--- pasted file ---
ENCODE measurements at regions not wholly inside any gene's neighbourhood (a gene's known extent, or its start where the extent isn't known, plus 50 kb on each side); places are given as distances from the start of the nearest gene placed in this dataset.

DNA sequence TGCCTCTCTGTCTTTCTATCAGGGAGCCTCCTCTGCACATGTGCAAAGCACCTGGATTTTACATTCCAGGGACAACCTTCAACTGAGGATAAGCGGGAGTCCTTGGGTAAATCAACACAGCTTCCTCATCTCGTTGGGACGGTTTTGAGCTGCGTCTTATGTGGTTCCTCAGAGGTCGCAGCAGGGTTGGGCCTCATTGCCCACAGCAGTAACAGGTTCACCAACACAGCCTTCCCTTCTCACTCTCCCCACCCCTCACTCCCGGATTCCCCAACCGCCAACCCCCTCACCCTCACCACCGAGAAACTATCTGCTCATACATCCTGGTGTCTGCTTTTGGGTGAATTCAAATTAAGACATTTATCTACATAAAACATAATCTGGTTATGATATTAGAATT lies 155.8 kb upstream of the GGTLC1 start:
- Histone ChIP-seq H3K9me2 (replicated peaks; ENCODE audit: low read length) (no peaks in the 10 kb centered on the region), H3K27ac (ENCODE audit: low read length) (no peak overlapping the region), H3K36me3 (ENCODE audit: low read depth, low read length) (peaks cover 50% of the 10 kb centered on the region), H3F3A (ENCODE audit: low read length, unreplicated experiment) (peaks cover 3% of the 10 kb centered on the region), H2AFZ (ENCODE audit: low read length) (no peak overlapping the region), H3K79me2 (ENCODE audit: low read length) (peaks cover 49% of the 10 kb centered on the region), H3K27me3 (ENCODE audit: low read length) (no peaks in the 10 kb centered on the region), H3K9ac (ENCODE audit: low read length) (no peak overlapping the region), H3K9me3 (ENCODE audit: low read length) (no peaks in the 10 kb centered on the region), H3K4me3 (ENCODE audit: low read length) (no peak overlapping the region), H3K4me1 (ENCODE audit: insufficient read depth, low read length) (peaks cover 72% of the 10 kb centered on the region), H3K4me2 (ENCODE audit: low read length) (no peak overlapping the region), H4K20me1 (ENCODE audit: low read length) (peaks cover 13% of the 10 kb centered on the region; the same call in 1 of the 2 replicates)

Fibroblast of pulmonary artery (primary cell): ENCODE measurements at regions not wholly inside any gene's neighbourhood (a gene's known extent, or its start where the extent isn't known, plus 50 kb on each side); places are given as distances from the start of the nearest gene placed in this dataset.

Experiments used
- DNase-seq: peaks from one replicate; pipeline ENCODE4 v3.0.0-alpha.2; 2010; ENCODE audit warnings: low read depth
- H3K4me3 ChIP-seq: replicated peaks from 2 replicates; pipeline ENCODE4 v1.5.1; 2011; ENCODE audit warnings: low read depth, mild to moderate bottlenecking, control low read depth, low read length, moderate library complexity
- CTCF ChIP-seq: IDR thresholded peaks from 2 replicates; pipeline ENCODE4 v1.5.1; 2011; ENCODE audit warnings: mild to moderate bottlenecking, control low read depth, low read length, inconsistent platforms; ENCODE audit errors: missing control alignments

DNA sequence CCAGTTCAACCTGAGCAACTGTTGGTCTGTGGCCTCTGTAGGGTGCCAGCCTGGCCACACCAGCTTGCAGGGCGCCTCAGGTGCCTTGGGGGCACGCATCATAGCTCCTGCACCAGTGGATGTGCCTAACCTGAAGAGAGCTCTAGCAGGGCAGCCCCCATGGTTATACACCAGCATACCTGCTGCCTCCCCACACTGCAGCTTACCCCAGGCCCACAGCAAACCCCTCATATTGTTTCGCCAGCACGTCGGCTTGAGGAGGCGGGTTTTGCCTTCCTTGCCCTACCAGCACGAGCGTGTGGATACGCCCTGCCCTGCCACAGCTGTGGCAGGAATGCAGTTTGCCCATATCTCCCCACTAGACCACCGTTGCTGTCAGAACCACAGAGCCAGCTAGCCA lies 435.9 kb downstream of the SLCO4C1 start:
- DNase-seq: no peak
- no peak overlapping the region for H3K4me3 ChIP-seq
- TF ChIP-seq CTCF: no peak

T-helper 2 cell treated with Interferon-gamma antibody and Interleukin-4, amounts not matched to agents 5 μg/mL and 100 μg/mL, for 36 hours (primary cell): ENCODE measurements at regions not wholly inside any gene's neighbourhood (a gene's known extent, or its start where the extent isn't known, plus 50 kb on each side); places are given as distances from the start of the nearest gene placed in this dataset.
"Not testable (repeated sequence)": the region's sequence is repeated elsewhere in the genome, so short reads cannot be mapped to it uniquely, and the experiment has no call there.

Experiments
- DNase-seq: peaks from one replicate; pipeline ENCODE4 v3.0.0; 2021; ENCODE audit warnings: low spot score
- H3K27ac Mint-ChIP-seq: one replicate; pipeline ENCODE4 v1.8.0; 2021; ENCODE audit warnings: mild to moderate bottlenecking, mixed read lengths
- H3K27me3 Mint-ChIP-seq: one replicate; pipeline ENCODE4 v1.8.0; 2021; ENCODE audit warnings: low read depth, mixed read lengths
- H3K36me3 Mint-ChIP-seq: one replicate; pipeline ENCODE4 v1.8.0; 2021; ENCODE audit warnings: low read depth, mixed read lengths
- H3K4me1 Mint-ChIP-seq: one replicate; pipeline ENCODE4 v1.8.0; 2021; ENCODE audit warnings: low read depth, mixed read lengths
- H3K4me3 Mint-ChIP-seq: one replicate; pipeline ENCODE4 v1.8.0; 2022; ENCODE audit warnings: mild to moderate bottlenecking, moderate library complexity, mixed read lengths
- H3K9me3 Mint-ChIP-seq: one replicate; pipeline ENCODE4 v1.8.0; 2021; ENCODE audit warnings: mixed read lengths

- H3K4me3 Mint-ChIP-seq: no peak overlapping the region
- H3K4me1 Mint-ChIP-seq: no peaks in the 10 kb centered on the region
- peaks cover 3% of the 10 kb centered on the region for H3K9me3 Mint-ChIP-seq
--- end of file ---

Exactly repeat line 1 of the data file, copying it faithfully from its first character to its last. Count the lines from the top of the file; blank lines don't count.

ENCODE measurements at regions not wholly inside any gene's neighbourhood (a gene's known extent, or its start where the extent isn't known, plus 50 kb on each side); places are given as distances from the start of the nearest gene placed in this dataset.